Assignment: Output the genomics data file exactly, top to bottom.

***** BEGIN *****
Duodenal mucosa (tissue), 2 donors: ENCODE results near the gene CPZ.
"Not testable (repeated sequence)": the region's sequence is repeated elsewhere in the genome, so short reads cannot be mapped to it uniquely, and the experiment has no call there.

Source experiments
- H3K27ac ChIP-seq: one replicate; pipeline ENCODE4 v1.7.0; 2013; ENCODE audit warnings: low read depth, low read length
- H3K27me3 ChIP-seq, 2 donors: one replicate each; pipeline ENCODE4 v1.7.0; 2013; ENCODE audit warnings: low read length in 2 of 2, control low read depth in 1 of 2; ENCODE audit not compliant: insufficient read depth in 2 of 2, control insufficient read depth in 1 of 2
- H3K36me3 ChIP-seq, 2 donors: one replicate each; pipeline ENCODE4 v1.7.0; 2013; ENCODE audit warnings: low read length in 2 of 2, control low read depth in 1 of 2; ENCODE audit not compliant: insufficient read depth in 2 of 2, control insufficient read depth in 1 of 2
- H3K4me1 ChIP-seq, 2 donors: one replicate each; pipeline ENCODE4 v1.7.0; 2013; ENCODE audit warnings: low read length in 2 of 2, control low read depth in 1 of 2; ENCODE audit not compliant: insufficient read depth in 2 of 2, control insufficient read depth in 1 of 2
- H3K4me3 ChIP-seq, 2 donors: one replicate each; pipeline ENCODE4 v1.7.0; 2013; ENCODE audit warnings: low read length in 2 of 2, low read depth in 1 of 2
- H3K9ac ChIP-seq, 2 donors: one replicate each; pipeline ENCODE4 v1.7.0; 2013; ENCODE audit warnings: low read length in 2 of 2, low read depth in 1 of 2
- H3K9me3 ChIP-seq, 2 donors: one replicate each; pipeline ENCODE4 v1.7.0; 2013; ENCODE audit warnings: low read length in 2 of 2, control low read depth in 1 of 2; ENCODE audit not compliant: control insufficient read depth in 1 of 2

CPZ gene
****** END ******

Duodenal mucosa (tissue), 2 donors: ENCODE results near the gene CPZ.
"Not testable (repeated sequence)": the region's sequence is repeated elsewhere in the genome, so short reads cannot be mapped to it uniquely, and the experiment has no call there.

Source experiments
- H3K27ac ChIP-seq: one replicate; pipeline ENCODE4 v1.7.0; 2013; ENCODE audit warnings: low read depth, low read length
- H3K27me3 ChIP-seq, 2 donors: one replicate each; pipeline ENCODE4 v1.7.0; 2013; ENCODE audit warnings: low read length in 2 of 2, control low read depth in 1 of 2; ENCODE audit not compliant: insufficient read depth in 2 of 2, control insufficient read depth in 1 of 2
- H3K36me3 ChIP-seq, 2 donors: one replicate each; pipeline ENCODE4 v1.7.0; 2013; ENCODE audit warnings: low read length in 2 of 2, control low read depth in 1 of 2; ENCODE audit not compliant: insufficient read depth in 2 of 2, control insufficient read depth in 1 of 2
- H3K4me1 ChIP-seq, 2 donors: one replicate each; pipeline ENCODE4 v1.7.0; 2013; ENCODE audit warnings: low read length in 2 of 2, control low read depth in 1 of 2; ENCODE audit not compliant: insufficient read depth in 2 of 2, control insufficient read depth in 1 of 2
- H3K4me3 ChIP-seq, 2 donors: one replicate each; pipeline ENCODE4 v1.7.0; 2013; ENCODE audit warnings: low read length in 2 of 2, low read depth in 1 of 2
- H3K9ac ChIP-seq, 2 donors: one replicate each; pipeline ENCODE4 v1.7.0; 2013; ENCODE audit warnings: low read length in 2 of 2, low read depth in 1 of 2
- H3K9me3 ChIP-seq, 2 donors: one replicate each; pipeline ENCODE4 v1.7.0; 2013; ENCODE audit warnings: low read length in 2 of 2, control low read depth in 1 of 2; ENCODE audit not compliant: control insufficient read depth in 1 of 2

CPZ gene